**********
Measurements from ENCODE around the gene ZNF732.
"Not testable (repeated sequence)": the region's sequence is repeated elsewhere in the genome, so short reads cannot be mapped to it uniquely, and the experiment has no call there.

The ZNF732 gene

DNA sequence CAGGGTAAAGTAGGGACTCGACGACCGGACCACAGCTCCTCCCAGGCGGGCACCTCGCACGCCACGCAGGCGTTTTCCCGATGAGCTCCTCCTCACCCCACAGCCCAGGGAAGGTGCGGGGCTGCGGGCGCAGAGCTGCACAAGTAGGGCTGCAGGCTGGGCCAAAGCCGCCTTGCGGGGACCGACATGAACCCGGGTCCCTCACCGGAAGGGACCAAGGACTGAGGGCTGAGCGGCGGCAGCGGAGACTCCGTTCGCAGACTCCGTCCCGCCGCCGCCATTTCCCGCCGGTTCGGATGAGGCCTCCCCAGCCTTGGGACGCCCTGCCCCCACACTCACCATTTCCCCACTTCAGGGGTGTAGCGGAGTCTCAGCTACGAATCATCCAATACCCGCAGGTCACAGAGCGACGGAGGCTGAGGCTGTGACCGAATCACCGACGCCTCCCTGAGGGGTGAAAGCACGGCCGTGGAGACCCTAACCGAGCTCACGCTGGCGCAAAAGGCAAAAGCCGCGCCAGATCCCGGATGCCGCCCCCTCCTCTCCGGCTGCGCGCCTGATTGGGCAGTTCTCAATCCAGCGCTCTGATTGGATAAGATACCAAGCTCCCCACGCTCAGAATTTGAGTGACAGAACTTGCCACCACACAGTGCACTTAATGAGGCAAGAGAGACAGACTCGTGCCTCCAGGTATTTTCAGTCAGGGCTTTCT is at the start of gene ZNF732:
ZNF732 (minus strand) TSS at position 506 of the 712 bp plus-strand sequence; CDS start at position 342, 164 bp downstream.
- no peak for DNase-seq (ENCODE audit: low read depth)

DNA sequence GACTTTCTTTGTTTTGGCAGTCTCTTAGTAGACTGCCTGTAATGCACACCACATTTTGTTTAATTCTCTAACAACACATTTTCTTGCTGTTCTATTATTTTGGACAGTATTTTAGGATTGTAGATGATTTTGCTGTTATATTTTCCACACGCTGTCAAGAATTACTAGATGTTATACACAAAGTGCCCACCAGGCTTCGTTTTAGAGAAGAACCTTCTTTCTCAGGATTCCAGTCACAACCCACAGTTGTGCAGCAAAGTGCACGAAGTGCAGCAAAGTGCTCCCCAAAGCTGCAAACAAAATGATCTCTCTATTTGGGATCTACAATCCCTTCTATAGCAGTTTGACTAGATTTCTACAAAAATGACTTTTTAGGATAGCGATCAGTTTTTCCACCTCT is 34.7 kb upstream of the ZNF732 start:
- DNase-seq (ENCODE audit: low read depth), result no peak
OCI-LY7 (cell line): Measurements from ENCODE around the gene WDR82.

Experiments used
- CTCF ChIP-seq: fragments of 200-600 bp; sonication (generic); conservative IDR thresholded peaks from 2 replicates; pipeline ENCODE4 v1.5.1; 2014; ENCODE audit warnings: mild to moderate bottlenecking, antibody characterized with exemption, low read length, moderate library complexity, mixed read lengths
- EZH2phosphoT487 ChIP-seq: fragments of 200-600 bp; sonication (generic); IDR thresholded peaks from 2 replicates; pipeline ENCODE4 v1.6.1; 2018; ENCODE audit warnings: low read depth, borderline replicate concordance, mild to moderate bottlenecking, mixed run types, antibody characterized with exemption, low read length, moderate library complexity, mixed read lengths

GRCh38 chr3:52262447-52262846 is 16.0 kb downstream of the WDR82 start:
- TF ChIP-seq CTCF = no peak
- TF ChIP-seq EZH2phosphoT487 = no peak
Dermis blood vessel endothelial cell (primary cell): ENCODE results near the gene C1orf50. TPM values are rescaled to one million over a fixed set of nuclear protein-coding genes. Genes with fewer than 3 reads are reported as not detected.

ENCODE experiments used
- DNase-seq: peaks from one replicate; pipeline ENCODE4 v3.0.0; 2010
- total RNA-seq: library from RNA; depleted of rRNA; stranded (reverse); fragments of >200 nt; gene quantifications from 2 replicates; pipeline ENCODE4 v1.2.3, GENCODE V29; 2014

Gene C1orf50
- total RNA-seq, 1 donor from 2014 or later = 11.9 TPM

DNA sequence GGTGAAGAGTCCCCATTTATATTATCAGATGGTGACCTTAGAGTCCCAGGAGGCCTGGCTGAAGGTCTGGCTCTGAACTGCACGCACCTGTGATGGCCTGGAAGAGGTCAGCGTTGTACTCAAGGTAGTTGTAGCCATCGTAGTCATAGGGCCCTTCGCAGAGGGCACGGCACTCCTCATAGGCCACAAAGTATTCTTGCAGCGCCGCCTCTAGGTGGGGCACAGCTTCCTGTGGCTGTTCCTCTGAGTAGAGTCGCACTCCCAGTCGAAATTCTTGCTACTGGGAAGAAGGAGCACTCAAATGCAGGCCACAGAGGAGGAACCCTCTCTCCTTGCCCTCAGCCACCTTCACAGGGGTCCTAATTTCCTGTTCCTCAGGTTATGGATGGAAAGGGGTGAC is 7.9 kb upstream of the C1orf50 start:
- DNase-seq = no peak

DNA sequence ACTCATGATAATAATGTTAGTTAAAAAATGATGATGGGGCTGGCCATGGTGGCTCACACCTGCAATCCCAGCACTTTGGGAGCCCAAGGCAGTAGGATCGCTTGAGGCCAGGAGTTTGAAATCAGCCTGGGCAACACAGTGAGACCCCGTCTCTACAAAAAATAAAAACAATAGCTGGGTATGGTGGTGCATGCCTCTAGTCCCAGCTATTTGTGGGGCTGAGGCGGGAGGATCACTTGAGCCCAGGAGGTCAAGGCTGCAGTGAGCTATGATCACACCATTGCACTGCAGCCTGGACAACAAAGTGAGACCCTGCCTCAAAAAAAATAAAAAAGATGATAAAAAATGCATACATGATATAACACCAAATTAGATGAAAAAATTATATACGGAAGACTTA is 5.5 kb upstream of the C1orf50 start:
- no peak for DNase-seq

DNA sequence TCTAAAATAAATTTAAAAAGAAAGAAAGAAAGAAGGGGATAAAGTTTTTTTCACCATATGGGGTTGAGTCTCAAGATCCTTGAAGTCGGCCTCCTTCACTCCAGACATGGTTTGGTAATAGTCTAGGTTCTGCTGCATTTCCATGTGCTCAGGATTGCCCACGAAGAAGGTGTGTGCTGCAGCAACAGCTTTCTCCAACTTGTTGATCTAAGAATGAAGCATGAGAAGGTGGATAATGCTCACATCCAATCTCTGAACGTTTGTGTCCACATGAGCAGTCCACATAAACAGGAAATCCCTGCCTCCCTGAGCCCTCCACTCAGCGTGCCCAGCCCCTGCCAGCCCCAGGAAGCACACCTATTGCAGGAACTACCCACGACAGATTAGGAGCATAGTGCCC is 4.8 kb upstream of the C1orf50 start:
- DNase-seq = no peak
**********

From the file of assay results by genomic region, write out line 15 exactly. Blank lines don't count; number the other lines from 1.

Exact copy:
- TF ChIP-seq EZH2phosphoT487 = no peak